Acculon Energy

Unlocking Peak Performance: State-of-Charge (SOC) Estimation for Commercial and Industrial Equipment Battery Packs

Today we will be exploring the vital role SOC plays in optimizing performance and extending the lifespan of your battery packs. 

Contact: Betsy Barry
Communication Manager

State of Charge (SOC) refers to the amount of energy currently stored in a battery as a percentage of its maximum capacity. In other words, SOC is the ratio of the available capacity and the maximum possible charge that can be stored in a battery. SOC indicates how much energy is available to power a device or a system. It is important to know the SOC of the battery pack in order to decide the operational usage of the battery pack, including the charge/discharge strategy to avoid overcharging and over-discharging.

Estimating the SOC of a battery pack is a challenging endeavor. As the demand for electric equipment in commercial and industrial settings continues to grow, it is vital that advanced SOC estimation strategies are part of the solutions offered. Poor SOC estimation has many negative impacts, including shorter battery lifespan, reduced performance, and difficulties with fleet management. Incorporating appropriate SOC strategies will help propel the growing commercial and industrial market segment.

One of the most important factors to consider when estimating SOC is the type of battery chemistry used in the pack. There are different types of lithium-ion battery chemistries, each with different discharge profiles. For example, LFP batteries have a very flat curve, while NMC batteries have more nonlinearities. Estimation algorithms must be tailored to each battery chemistry to provide accurate and reliable results. 

Another crucial factor is the accuracy of the voltage and current sensors used in the battery pack. These sensors provide critical data that is used to calculate SOC, so appropriate tradeoffs between sensor accuracy, cost, and size must be considered. Inaccurate sensor readings can be partially corrected with corrective estimation algorithms, but only to a certain extent.

Computational power is another vital consideration for SOC estimation strategies. Battery packs can be comprised of thousands of individual battery cells, with each cell having its own cell-level SOC. Running thousands of SOC estimations at once would take a very powerful microchip, so simplification strategies must be implemented. The complexity of the SOC estimation equations also contributes to computational demand, so a balance between accuracy and estimation sophistication must be made.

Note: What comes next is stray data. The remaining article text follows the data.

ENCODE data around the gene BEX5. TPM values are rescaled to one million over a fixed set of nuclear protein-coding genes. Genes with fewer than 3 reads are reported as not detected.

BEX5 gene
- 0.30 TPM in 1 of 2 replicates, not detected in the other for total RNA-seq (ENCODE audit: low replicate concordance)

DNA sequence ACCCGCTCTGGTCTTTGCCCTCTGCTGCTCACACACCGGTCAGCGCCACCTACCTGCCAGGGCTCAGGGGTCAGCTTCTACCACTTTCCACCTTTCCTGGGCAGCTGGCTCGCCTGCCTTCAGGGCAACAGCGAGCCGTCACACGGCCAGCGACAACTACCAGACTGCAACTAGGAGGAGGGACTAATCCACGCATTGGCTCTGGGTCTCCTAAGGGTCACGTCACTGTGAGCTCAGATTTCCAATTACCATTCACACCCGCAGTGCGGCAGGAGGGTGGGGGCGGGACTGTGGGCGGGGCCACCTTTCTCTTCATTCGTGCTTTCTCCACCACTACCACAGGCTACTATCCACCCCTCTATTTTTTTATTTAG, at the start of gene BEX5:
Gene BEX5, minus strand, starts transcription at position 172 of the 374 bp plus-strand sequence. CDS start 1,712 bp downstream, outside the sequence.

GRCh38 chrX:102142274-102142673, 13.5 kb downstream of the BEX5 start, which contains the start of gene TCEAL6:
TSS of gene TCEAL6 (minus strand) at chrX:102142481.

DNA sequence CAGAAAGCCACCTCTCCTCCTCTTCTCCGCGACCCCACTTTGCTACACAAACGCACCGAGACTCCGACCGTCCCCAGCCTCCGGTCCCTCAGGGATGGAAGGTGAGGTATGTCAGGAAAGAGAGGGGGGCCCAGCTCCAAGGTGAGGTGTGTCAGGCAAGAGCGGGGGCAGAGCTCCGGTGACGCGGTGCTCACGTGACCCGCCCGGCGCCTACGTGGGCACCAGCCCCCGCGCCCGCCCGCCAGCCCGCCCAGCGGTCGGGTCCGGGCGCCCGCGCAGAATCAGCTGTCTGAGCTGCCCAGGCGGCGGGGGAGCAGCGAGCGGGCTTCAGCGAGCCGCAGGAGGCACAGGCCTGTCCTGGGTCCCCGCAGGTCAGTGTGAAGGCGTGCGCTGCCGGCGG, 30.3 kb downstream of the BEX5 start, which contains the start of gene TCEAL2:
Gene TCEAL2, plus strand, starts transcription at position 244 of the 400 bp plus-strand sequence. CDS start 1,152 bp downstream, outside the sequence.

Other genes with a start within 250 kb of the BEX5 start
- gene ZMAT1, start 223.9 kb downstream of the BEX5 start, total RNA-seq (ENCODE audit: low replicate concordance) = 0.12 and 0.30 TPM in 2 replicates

It is also important to consider the application when estimating SOC. Different applications have different power requirements, and the SOC estimation must take these factors into account. For example, a forklift that operates at maximum power for long periods day after day will have a different SOC estimation than an electric lawnmower that operates at a lower power level once every few weeks.

Accurate SOC estimations are highly dependent on customized approaches for different battery chemistries, sensors, computational power, & application-specific adaptations.

The expanding domain of electrification calls for meticulous attention to SOC estimation in battery-powered equipment. Customized approaches for different battery chemistries, sensors, computational power, and application-specific adaptations collectively contribute to accurate SOC estimations, ultimately enhancing the efficiency, performance, and longevity of battery packs powering a range of industrial applications.